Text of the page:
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|Title:||Genomic epidemiology of severe community-onset Acinetobacter baumannii infection.|
|Citation:||Microb Genom. 2019 Mar;5(3):e000258. doi: 10.1099/mgen.0.000258. Epub 2019 Feb 26.|
|Abstract:||Acinetobacter baumannii causes severe, fulminant, community-acquired pneumonia (CAP) in tropical and subtropical regions. We compared the population structure, virulence and antimicrobial resistance determinants of northern Australian community-onset A. baumannii strains with local and global strains. We performed whole-genome sequencing on 55 clinical and five throat colonization A. baumannii isolates collected in northern Australia between 1994 and 2016. Clinical isolates included CAP (n=41), healthcare-associated pneumonia (n=7) and nosocomial bloodstream (n=7) isolates. We also included 93 publicly available international A. baumannii genome sequences in the analyses. Patients with A. baumannii CAP were almost all critically unwell; 82 % required intensive care unit admission and 18 % died during their inpatient stay. Whole-genome phylogenetic analysis demonstrated that community-onset strains were not phylogenetically distinct from nosocomial strains. Some non-multidrug-resistant local strains were closely related to multidrug-resistant strains from geographically distant locations. Pasteur sequence type (ST)10 was the dominant ST and accounted for 31/60 (52 %) northern Australian strains; the remainder belonged to a diverse range of STs. The most recent common ancestor for ST10 was estimated to have occurred in 1738 (95 % highest posterior density, 1626-1826), with evidence of multiple introduction events between Australia and Southeast Asia between then and the present day. Virulence genes associated with biofilm formation and the type 6 secretion system (T6SS) were absent in many strains, and were not associated with in-hospital mortality. All strains were susceptible to gentamicin and meropenem; none carried an AbaR resistance island. Our results suggest that international dissemination of A. baumannii is occurring in the community on a contemporary timescale. Genes associated with biofilm formation and the T6SS may not be required for survival in community niches. The relative contributions of host and bacterial factors to the clinical severity of community-onset A. baumannii infection require further investigation.|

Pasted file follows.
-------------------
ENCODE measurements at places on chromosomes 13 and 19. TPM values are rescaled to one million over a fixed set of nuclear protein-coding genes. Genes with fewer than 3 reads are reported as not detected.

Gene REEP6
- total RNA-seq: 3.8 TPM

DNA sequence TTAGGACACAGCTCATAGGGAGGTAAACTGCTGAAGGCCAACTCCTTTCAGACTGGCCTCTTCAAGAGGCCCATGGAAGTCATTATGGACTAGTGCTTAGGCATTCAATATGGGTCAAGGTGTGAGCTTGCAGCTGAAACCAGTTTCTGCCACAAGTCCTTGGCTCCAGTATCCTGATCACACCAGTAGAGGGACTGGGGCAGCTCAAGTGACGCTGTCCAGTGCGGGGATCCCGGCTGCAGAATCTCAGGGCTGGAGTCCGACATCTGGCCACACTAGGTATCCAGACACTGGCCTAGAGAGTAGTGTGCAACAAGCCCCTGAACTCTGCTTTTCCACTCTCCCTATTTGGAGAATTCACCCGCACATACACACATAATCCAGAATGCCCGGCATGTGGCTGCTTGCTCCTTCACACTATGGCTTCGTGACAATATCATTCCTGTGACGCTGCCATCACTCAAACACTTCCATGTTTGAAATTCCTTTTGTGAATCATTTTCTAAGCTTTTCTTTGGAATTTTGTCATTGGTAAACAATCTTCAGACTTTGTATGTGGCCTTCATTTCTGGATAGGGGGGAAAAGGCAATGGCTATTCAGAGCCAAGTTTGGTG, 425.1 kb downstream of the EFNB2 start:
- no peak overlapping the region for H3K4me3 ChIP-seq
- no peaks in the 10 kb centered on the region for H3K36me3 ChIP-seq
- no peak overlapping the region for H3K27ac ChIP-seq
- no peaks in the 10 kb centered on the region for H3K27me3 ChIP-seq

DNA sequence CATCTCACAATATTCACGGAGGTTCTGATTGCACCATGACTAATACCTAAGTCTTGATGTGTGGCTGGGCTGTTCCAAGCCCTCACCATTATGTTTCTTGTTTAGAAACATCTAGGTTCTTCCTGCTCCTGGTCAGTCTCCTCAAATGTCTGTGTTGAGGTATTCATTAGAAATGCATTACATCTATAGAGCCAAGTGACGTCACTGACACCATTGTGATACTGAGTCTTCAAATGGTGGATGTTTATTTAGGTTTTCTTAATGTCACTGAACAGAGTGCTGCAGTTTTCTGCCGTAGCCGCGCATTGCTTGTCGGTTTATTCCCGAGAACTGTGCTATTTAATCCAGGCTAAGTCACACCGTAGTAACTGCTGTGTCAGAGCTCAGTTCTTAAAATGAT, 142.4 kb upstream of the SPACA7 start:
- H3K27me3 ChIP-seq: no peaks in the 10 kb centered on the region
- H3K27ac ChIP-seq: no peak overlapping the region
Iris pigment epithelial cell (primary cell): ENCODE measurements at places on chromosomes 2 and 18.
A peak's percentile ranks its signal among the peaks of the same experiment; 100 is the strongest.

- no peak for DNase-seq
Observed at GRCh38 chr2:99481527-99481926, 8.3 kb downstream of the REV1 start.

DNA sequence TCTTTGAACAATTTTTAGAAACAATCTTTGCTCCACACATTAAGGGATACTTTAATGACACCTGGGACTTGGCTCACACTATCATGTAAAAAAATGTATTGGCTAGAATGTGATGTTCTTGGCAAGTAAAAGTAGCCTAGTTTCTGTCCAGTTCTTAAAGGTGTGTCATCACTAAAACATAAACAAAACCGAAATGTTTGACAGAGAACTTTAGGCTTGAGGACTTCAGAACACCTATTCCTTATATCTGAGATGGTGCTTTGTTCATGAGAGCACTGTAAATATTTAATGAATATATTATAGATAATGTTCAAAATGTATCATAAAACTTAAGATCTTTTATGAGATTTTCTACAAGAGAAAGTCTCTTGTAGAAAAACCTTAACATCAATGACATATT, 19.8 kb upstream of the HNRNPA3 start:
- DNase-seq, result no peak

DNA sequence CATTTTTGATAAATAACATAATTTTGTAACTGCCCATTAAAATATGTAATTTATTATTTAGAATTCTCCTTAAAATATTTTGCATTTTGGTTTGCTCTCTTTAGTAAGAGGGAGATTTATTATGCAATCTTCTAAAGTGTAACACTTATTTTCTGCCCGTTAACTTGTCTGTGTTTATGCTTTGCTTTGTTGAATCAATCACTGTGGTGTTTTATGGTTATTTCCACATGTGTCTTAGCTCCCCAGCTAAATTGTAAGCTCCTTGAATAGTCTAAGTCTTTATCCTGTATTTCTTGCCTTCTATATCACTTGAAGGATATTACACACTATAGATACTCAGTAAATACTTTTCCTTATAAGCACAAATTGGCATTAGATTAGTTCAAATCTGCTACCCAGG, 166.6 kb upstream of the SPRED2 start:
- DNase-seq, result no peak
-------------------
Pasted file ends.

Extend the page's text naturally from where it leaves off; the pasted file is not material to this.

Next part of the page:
|Click to open Pubmed Article:||https://www.ezpdhcs.nt.gov.au/login?url=https://www.ncbi.nlm.nih.gov/pubmed/30806611|
|Journal title:||Microbial genomics|
Research Support, Non-U.S. Gov't
|Appears in Collections:||(a) NT Health Research Collection|
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